While the tone of the muni market was steady at the beginning of the week, bonds plummeted Thursday after the announcement of QE3 and continued to weaken Friday.
"Munis are weaker but the selloff isn't as big as Treasuries," a New York trader said. "I think it's pretty much directed from Treasuries backing up dramatically as well as the building of the muni new issue calendar which is putting an extra twist in it."
Even with yields rising, this trader said volume is taking to the sidelines as traders wait for prices to settle in. "We had a nice move Thursday and the move is even bigger today," he said. "So people are hesitant to come in and waiting longer to see if they can come in cheaper." The trader added it's Friday so volume is also slowing down as traders break for the weekend.
Next week's activity should pick up the trader added. "People in the muni world are sitting tight to see where things settle in and what preliminary pricing guidance for the deals will be."
Munis were fluttering with activity in the morning, playing catch-up to the selloff in Treasuries. "The muni market is down pretty good," a second New York trader said, adding there is increased trading volume.
On Friday, the 10-year Municipal Market Data yield jumped nine basis points to 1.93% while the 30-year yield soared eight basis points to 3.06%. The two-year closed at 0.29% for the 36th consecutive session.
The 10-year MMD yield is now the highest since April 17, when it yielded 1.95%. The 30-year yield is the highest since July 10 when it touched 3.06%.
Treasuries continued to fall Friday after a huge fall Thursday, pushing yields higher. The benchmark 10-year yield jumped 13 basis points to 1.87% while the 30-year yield soared 14 basis points to 3.09%. The two-year increased one basis point to 0.26%.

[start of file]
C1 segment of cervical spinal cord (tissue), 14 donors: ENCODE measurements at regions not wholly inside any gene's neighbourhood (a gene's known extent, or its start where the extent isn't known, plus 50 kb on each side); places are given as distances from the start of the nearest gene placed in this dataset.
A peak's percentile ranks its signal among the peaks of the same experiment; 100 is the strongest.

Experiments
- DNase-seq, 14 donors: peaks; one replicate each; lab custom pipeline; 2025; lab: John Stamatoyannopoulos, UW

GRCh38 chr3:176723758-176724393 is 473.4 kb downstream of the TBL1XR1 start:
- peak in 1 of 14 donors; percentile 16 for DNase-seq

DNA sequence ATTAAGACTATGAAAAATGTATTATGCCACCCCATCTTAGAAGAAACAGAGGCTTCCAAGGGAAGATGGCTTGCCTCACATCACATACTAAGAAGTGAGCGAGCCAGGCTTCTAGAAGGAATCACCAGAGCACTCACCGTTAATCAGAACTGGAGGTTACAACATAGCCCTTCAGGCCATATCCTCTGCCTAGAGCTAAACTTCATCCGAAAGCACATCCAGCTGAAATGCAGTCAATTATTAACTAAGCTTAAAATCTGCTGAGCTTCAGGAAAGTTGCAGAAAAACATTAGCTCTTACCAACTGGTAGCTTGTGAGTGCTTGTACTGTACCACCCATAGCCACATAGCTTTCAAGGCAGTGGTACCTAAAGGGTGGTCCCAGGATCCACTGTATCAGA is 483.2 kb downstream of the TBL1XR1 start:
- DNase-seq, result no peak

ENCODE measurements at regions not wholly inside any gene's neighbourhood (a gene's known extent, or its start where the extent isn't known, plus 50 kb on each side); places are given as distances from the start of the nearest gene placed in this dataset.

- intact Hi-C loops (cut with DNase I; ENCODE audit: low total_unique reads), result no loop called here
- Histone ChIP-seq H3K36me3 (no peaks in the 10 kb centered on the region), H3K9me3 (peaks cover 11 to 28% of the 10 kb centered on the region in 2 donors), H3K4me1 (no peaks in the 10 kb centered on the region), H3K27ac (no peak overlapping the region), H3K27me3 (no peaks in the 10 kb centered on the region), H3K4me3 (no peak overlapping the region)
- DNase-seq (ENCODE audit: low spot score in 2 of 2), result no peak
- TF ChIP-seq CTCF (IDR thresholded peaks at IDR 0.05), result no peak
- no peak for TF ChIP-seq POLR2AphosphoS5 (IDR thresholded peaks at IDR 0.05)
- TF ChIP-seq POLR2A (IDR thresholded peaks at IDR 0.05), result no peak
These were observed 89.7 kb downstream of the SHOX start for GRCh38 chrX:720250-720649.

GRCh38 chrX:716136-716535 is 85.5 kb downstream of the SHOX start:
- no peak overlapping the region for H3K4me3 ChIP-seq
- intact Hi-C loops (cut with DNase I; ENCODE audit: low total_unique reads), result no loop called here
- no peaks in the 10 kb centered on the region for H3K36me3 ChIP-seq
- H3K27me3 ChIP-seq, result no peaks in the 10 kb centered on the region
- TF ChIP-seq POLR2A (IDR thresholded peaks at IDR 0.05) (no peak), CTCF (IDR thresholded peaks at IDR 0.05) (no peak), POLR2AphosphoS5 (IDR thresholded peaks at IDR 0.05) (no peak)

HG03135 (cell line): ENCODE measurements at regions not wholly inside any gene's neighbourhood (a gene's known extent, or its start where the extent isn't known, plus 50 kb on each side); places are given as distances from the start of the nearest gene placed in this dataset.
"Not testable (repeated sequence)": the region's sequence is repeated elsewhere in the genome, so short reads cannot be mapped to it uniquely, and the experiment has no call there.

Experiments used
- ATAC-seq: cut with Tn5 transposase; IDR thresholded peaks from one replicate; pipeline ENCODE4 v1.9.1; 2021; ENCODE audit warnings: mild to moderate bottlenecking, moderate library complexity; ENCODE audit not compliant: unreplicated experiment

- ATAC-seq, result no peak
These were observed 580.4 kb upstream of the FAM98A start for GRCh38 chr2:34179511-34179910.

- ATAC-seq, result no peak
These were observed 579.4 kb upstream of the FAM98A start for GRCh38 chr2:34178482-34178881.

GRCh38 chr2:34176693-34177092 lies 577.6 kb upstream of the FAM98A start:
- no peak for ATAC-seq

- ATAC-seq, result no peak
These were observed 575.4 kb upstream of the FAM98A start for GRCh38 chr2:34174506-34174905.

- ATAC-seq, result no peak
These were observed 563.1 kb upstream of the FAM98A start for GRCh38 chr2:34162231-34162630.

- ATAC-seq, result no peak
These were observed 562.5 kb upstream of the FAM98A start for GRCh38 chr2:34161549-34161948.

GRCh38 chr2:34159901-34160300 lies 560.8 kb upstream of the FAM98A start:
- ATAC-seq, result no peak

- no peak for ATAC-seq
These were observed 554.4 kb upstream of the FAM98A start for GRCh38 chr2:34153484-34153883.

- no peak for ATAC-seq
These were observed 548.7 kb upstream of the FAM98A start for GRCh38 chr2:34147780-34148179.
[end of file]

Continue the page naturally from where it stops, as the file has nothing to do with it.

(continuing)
Since QE3 was announced, the two-year yield has jumped three basis points, the benchmark 10-year yield has soared 15 basis points and the 30-year yield has spiked up 20 basis points.
In the secondary market, trades compiled by data provider Markit showed weakening. Yields on Fort Worth, Texas, 5s of 2022 jumped six basis points to 2.15% while New Jersey Turnpike Authority 7.102s of 2041 increased three basis points to 4.43%.
Yields on San Jose, Calif., airport 6.6s of 2041 and Phoenix, Ariz. 5s of 2018 rose two basis points each to 5.44% and 1.06%, respectively.
And while the immediate response to QE3 has been lower bond prices, some economists expect bond prices not to fall too much in the long term. Paul Edelstein, director of financial economics at IHS Global Insight, said the Fed's forward guidance of keeping interest rates low till mid-2015 should keep pressure on long-term interest rates as well. "The Fed's forward guidance should at least put some downward pressure on long-term interest rates," he said. "The Fed's MBS purchases could drive mortgage rates lower, or at least narrow their spreads to US long-term Treasuries. Otherwise, the Fed's latest move is dollar-negative and gold- and commodity-price positive."
In the primary next week, the municipal market can expect $8.64 billion in bonds, up from this week's revised $4.04 billion. On the negotiated calendar, $7.64 billion is expected to come to market, up from this week's revised $2.7 billion. On the competitive side, $998.7 million is expected, up from this week's revised $1.34 billion.